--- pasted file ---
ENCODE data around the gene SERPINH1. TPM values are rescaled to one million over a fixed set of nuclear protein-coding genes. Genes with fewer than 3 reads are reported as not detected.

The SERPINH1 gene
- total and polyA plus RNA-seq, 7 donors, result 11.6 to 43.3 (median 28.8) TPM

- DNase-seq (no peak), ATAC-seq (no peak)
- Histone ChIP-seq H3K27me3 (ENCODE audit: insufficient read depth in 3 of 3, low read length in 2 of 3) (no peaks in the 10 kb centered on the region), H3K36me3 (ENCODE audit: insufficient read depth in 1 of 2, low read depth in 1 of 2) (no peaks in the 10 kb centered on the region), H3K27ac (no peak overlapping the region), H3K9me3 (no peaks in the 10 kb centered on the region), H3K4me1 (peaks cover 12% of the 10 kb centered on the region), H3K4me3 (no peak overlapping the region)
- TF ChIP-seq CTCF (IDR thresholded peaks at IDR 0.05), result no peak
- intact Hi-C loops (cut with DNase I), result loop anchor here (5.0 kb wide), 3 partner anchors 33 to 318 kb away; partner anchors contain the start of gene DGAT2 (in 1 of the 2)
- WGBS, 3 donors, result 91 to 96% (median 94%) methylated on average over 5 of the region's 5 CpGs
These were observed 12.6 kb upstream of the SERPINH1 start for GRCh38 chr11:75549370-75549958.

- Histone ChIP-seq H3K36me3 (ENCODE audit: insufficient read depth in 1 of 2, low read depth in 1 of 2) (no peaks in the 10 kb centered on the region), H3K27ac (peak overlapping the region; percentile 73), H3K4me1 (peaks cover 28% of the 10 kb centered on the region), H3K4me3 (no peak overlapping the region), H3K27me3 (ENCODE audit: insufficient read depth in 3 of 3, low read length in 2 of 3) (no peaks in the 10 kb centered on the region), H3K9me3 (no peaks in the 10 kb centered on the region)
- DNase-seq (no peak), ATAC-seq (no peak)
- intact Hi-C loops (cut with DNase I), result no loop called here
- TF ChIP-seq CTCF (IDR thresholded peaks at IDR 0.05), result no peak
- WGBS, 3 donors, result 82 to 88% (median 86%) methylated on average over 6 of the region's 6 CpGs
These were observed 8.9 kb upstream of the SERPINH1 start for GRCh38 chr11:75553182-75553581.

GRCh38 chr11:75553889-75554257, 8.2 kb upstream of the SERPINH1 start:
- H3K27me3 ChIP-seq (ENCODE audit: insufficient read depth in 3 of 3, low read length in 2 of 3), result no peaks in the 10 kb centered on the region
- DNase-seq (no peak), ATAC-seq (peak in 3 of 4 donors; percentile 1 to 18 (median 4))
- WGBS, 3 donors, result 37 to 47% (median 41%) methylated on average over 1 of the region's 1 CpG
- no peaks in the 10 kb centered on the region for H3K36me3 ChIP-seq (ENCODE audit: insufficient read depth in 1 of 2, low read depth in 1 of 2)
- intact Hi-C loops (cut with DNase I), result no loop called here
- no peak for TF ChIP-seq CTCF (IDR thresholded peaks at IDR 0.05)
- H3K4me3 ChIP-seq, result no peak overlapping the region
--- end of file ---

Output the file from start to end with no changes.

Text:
ENCODE data around the gene SERPINH1. TPM values are rescaled to one million over a fixed set of nuclear protein-coding genes. Genes with fewer than 3 reads are reported as not detected.

The SERPINH1 gene
- total and polyA plus RNA-seq, 7 donors, result 11.6 to 43.3 (median 28.8) TPM

- DNase-seq (no peak), ATAC-seq (no peak)
- Histone ChIP-seq H3K27me3 (ENCODE audit: insufficient read depth in 3 of 3, low read length in 2 of 3) (no peaks in the 10 kb centered on the region), H3K36me3 (ENCODE audit: insufficient read depth in 1 of 2, low read depth in 1 of 2) (no peaks in the 10 kb centered on the region), H3K27ac (no peak overlapping the region), H3K9me3 (no peaks in the 10 kb centered on the region), H3K4me1 (peaks cover 12% of the 10 kb centered on the region), H3K4me3 (no peak overlapping the region)
- TF ChIP-seq CTCF (IDR thresholded peaks at IDR 0.05), result no peak
- intact Hi-C loops (cut with DNase I), result loop anchor here (5.0 kb wide), 3 partner anchors 33 to 318 kb away; partner anchors contain the start of gene DGAT2 (in 1 of the 2)
- WGBS, 3 donors, result 91 to 96% (median 94%) methylated on average over 5 of the region's 5 CpGs
These were observed 12.6 kb upstream of the SERPINH1 start for GRCh38 chr11:75549370-75549958.

- Histone ChIP-seq H3K36me3 (ENCODE audit: insufficient read depth in 1 of 2, low read depth in 1 of 2) (no peaks in the 10 kb centered on the region), H3K27ac (peak overlapping the region; percentile 73), H3K4me1 (peaks cover 28% of the 10 kb centered on the region), H3K4me3 (no peak overlapping the region), H3K27me3 (ENCODE audit: insufficient read depth in 3 of 3, low read length in 2 of 3) (no peaks in the 10 kb centered on the region), H3K9me3 (no peaks in the 10 kb centered on the region)
- DNase-seq (no peak), ATAC-seq (no peak)
- intact Hi-C loops (cut with DNase I), result no loop called here
- TF ChIP-seq CTCF (IDR thresholded peaks at IDR 0.05), result no peak
- WGBS, 3 donors, result 82 to 88% (median 86%) methylated on average over 6 of the region's 6 CpGs
These were observed 8.9 kb upstream of the SERPINH1 start for GRCh38 chr11:75553182-75553581.

GRCh38 chr11:75553889-75554257, 8.2 kb upstream of the SERPINH1 start:
- H3K27me3 ChIP-seq (ENCODE audit: insufficient read depth in 3 of 3, low read length in 2 of 3), result no peaks in the 10 kb centered on the region
- DNase-seq (no peak), ATAC-seq (peak in 3 of 4 donors; percentile 1 to 18 (median 4))
- WGBS, 3 donors, result 37 to 47% (median 41%) methylated on average over 1 of the region's 1 CpG
- no peaks in the 10 kb centered on the region for H3K36me3 ChIP-seq (ENCODE audit: insufficient read depth in 1 of 2, low read depth in 1 of 2)
- intact Hi-C loops (cut with DNase I), result no loop called here
- no peak for TF ChIP-seq CTCF (IDR thresholded peaks at IDR 0.05)
- H3K4me3 ChIP-seq, result no peak overlapping the region